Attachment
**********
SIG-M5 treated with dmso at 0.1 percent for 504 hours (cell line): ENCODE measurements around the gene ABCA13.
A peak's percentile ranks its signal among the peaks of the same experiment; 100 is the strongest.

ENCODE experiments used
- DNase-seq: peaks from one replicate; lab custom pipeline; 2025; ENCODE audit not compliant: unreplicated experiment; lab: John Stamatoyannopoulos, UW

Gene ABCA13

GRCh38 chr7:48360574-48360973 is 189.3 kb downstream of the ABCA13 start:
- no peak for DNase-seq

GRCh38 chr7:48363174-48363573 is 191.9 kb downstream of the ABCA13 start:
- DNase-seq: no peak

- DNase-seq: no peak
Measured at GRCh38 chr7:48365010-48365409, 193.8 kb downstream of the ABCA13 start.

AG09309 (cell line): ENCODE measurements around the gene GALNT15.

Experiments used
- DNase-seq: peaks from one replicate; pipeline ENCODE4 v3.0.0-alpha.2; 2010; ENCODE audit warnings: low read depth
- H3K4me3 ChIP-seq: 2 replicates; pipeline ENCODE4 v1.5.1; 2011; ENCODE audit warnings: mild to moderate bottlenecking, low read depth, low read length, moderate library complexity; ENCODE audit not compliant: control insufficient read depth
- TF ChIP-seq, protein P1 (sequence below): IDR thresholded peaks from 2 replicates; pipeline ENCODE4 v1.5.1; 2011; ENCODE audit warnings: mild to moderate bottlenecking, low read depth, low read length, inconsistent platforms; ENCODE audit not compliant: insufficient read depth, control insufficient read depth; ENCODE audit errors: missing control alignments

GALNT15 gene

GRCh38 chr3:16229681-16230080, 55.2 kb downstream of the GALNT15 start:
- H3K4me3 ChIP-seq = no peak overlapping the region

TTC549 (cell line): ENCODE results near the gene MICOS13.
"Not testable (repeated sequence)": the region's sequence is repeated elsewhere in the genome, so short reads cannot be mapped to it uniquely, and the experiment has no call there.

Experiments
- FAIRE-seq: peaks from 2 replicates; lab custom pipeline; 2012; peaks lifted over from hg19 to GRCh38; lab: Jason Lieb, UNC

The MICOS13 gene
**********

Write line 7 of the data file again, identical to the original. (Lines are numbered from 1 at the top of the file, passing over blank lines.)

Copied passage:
- no peak for DNase-seq